The employer will normally ask you to set out your grounds of the appeal and ask you to put forward your reasons why they should change the original decision. They may ask you to go through all of the evidence to support your case and whether you have any new evidence. They will normally have some clarification questions around the allegations and the evidence presented.

You should be able to ask questions, present evidence and call any witnesses relevant to your appeal.

If you have a trade union representative or work colleague with you, they should be able to ask questions, you should also be allowed to confer privately with them.

The person accompanying you should be allowed to address the chair of the meeting and present your appeal setting out the grounds for you, they are not allowed to answer questions on your behalf, and the only way this can happen is if the employer has agreed this.

You should also be asked if there are any special circumstances or mitigation that you think the employer needs to take into account.

Your employer should provide you with minutes from the meeting of what was said in relation to the allegations. The minutes will not normally be verbatim but it is so important that they do reflect what you said and you should not sign them unless you are happy with the contents of the minutes. Should you not be happy with the minutes produced make the necessary changes to confirm your responses to the questions put to you, your trade union representative will be able to help you with this, if you are accompanied.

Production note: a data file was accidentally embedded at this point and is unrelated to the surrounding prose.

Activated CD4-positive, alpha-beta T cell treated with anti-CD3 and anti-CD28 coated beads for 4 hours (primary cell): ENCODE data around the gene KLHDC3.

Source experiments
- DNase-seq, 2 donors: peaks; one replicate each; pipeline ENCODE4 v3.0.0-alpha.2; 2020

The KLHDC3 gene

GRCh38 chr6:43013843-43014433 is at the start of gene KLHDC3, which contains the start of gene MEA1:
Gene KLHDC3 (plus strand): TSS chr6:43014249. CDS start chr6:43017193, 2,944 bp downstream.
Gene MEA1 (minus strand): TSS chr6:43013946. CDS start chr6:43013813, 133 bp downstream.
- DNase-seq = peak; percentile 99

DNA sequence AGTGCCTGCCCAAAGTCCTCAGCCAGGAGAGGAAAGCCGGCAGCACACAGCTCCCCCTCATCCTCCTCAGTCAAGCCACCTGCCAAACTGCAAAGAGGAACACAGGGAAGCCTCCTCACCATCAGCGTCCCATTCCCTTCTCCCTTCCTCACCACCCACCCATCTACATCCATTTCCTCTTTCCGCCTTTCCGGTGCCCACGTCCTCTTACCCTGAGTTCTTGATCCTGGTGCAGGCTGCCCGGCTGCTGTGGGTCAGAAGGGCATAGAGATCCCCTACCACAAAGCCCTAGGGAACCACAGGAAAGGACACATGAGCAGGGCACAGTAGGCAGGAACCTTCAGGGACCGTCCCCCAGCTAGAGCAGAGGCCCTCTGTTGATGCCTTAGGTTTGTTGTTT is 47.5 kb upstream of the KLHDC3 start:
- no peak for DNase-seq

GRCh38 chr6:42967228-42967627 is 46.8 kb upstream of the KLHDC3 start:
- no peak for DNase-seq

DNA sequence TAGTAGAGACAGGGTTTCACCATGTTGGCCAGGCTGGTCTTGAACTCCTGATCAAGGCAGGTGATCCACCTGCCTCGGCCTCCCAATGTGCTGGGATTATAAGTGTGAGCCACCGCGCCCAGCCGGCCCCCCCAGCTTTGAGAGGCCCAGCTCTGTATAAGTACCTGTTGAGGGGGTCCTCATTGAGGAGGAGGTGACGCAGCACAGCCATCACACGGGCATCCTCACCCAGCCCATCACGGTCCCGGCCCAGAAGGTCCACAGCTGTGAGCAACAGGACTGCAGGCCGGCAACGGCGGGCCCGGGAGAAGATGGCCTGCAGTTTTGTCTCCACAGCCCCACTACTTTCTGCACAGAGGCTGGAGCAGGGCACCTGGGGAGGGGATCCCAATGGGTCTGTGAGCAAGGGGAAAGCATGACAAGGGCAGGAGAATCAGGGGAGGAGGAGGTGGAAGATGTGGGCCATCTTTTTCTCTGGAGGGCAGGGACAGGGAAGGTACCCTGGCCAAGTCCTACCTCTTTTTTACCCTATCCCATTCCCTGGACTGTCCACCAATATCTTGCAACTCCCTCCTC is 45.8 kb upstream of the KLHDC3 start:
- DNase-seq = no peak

After the hearing:

The employer should adjourn the disciplinary hearing before a decision is made, the length of adjournment will depend on the allegations and the evidence presented at the disciplinary appeal hearing.

They may choose to take one of the following options:

  • Dismiss your appeal and the sanction remains in place
  • Uphold your appeal and remove the sanction from you or even reinstate you if you have been dismissed
  • Uphold your appeal in part and reduce the level of the sanction

Your employer is not allowed to increase the sanction at the appeal hearing.

You will be informed once the decision is made writing and there are no further appeals allowed, unless your company policy allows further appeals.

The next step if you have been dismissed or there is a breakdown in the relationship with your employer will be an employment tribunal and it is important that you take proper legal advise before your next step.

For a free, no obligation telephone consultation please contact us or fill out the call back request and we will be happy to arrange for an advisor to discuss your situation. 0115 9696016.

Were here to help when you need it.

   "A reputation built on Success"

We offer support on a wide range of employment law and HR issues. Our dedicated adviser are here to answer your questions and help you with your concerns. Your call is free and with no oblgation. Calls may be recorded for monitoring and training purposes.

Call us today on 0333 772 0611 or request a call back